|Click the pic to see Stewart's call for remixing McConnell's campaign ad.|
[After the jump: More on this, w/ the Daily Show clip and ideas for soundtracking lessons for media literacy]
Potentially, the remixed Super PAC ads with images produced by McConnell will barrage the public in various media in the voting season without allowing voters to see who has funded the messages while McConnell maintains distance from accusations of negative messages or misinformation that may come from provocative ads. Thus, Stewart's call for his fans, who mostly share his disdain for McConnell's politics, to make a remix mockery of McConnell's campaign ad images, also calls attention to the political economy of the campaign ads. Why does Stewart pose his call to remix as "just plain fun" and not as political activism? Why does he not encourage the remixes to expose the systematic obfuscation in campaign financing rather than simply mocking a candidate's appearance? Colbert did it. Is Stewart so cynical of his audience that he believes they would rather spend time making absurd laughs for kicks (at the expense of a single Senator who is a lock for re-election), than pointed laughs to address institutional change? I'd love to hear what students think of this, and what you think your students would think. Can grassroots media culture and activism compete with big media politics? I hope so. But I would rather see more mobilization for systemic change, which I think we can add to Stewart's call to remix, by having this conversation around the clip, and following it up with opportunities for students to develop their own political remixes (soundtracking any politician they choose to critique their message and image). To get a bigger audience, you could even post your work on any political figure to the Twitter thread Stewart suggests. Your group can also follow this meme as it unfolds at Know Your Meme, to see whether/how remix culture responds to Stewart's call.
I have found that the simple act of soundtracking a common set of images with my students makes for a worthwhile media literacy experience--even with experienced media producers. While such exercises are often done as a means to practice editing software (synching images with music, editing to fit changes), the real magic comes in the reflective discussion about what works, what messages come through, what fails to communicate, and how different people find different ways to interpret remixed media. Using a common video sequence helps to focus reflection on the effect of music choice and editing for soundtracks. But you can also do this low-fi. My colleague David Cooper Moore and I did a remix lesson with a huge group of Girl Scouts in Philadelphia where pairs of kids chose music to synch with a Girl Scouts promotional ad. We had kids use a video player and an mp3 player set up on each terminal in a computer lab (but you could also use a VCR and a boom box, 80s style!--also, headphone splitters are key for collaborative editing in a lab). In pairs, first they viewed the ad without sound. Then, they listened to a bunch of song options, discussing the messages of each in relation to the message of the ad. They tried out playing the songs from different starting points to synch with the ads, made their final choices, and shared with the group. Some chose music to support the message lyrically, some chose music for the feeling and pace, and a few chose comedic juxtaposition. We viewed each, discussing the different messages created by the soundtracks, and a troop of remixers sallied forth into the world...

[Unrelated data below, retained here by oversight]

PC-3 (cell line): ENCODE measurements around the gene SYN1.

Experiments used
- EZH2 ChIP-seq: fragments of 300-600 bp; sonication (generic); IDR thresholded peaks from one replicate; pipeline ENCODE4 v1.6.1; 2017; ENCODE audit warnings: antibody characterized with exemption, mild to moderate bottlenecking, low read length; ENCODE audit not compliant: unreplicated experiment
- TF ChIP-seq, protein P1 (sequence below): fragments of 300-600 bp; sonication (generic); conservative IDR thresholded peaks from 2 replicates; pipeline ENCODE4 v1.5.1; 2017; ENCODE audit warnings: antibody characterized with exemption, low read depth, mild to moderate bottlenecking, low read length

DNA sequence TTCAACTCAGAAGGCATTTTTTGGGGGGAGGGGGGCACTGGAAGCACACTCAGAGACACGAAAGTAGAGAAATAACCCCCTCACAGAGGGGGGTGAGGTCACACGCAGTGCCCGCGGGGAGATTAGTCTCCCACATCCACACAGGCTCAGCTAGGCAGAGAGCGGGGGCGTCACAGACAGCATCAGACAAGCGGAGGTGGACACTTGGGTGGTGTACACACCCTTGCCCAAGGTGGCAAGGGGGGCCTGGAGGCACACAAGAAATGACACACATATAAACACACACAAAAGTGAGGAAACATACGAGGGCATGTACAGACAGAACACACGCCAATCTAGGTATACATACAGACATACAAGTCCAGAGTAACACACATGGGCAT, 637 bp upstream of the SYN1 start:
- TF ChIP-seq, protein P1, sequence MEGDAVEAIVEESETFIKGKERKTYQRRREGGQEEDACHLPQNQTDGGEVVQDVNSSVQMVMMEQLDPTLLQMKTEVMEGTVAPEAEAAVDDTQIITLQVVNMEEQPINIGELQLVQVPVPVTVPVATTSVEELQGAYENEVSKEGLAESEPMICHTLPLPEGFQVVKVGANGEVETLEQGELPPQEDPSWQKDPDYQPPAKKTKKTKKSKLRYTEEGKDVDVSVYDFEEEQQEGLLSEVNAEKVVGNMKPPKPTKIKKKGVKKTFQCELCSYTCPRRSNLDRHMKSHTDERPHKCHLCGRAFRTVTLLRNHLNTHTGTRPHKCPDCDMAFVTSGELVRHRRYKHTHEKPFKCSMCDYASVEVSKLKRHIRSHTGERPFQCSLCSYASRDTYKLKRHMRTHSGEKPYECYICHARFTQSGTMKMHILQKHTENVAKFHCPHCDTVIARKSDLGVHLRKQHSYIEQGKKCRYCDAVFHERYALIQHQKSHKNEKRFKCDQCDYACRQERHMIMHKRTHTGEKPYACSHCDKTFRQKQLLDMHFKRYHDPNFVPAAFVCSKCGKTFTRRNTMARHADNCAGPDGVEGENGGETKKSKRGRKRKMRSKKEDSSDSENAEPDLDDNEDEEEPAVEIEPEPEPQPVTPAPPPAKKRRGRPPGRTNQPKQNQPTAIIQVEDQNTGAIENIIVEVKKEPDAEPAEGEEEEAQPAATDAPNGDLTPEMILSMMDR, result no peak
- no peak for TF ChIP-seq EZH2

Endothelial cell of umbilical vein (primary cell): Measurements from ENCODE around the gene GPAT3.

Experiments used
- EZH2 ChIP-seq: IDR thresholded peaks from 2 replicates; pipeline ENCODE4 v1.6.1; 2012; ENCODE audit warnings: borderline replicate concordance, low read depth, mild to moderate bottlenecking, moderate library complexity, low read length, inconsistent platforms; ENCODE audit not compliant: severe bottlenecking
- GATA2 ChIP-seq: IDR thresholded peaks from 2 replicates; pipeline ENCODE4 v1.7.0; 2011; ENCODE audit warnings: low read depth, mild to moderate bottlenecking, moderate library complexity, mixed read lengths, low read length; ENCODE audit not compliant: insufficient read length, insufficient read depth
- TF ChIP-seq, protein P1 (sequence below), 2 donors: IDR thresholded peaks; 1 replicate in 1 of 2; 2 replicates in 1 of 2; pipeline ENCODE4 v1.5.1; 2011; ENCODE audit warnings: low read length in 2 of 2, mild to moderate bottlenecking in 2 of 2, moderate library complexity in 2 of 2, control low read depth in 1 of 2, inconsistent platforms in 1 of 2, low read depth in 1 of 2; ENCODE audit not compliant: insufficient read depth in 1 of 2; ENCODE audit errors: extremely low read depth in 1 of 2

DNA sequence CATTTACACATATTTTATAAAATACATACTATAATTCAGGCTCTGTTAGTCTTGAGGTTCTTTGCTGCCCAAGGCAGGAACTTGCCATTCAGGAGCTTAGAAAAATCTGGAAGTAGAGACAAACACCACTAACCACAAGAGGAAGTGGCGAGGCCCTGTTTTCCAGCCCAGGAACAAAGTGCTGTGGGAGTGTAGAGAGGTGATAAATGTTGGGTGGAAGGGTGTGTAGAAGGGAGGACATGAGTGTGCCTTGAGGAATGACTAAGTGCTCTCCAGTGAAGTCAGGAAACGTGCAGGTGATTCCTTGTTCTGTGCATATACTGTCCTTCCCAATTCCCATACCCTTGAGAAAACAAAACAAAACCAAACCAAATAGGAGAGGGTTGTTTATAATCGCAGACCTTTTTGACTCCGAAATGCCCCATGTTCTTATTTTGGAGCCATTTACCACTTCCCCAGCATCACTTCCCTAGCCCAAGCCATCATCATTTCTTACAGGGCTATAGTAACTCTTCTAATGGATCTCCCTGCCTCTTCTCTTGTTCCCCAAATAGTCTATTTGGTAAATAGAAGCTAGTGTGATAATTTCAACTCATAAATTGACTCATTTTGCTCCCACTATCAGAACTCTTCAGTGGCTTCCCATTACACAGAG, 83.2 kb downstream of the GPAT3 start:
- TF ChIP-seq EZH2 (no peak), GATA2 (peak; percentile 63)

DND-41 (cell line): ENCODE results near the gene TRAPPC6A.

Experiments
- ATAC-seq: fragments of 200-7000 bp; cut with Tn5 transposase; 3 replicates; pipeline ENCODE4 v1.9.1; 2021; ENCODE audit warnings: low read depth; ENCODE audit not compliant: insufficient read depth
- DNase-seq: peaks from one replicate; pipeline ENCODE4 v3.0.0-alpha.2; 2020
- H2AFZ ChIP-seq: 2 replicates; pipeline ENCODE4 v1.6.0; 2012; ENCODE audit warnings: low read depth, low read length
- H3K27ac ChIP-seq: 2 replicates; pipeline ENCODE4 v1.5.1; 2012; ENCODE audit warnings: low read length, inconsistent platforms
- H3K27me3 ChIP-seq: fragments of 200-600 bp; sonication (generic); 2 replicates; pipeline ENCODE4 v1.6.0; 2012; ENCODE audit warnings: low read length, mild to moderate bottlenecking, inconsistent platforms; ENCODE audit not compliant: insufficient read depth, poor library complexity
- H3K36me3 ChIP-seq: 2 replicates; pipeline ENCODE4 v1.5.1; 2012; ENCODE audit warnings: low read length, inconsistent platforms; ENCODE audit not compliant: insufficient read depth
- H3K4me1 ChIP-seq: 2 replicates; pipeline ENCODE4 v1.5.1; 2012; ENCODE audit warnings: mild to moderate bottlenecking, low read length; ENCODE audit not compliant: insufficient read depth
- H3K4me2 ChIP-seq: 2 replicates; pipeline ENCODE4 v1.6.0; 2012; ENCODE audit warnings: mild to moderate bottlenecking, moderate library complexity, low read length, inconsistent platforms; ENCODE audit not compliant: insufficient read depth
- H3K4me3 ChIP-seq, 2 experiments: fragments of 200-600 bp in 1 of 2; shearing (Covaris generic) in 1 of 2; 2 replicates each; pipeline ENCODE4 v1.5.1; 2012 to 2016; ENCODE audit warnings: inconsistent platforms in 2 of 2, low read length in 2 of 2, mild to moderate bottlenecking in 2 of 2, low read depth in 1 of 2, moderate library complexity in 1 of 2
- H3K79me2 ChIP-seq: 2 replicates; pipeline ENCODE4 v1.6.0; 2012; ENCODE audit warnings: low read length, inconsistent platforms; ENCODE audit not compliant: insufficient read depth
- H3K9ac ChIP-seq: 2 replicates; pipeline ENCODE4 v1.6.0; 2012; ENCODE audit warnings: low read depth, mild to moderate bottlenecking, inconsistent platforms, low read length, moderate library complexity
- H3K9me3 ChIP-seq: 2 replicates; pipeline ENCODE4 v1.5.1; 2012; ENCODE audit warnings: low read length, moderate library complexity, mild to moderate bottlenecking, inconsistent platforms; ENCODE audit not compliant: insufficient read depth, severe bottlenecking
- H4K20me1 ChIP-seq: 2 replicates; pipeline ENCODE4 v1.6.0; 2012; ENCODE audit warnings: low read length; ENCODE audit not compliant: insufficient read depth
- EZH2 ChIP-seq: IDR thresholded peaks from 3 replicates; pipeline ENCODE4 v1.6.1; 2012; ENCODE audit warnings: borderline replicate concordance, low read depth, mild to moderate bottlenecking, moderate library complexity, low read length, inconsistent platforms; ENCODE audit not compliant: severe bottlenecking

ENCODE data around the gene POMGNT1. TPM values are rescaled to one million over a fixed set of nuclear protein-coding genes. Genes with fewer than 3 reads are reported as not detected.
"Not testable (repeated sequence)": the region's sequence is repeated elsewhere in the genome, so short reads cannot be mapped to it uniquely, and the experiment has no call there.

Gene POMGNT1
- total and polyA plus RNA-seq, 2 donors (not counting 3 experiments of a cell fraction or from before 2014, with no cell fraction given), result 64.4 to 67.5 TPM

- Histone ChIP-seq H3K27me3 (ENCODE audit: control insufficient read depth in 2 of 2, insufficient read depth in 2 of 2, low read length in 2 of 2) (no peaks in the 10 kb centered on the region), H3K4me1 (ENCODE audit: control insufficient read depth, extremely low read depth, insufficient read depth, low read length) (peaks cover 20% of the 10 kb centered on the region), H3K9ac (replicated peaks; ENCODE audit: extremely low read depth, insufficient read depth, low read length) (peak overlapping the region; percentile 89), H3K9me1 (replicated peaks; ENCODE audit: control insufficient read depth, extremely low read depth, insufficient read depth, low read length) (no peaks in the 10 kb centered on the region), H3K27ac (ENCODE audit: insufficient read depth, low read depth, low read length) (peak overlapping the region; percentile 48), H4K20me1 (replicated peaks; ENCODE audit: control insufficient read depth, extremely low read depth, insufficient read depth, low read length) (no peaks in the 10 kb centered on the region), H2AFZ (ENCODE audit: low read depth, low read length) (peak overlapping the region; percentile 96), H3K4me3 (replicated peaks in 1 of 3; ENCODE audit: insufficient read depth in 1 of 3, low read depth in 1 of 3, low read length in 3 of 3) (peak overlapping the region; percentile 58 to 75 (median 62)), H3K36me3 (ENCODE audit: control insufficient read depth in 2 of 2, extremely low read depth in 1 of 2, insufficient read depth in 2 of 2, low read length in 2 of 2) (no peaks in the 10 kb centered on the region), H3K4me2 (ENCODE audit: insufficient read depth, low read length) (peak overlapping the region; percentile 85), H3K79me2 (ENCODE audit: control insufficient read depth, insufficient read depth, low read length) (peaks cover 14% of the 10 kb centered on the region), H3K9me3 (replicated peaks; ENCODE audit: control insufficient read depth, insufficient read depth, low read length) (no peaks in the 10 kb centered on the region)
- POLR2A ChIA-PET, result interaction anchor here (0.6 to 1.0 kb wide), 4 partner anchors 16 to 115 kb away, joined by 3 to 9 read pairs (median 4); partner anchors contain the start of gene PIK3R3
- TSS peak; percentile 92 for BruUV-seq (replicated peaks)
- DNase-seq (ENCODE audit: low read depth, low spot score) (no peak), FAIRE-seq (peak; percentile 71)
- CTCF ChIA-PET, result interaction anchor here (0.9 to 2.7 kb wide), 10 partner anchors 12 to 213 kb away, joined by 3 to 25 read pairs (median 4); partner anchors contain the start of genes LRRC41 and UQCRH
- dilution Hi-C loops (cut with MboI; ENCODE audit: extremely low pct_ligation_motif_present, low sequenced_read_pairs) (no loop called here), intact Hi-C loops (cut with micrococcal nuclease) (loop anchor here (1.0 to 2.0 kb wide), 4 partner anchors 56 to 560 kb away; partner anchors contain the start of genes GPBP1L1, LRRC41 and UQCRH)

[Actually, we also included a bit around copyright and fair use as well, which we introduced with these school house rock style music videos; find more materials for teaching copyright and fair use from the Media Education Lab here].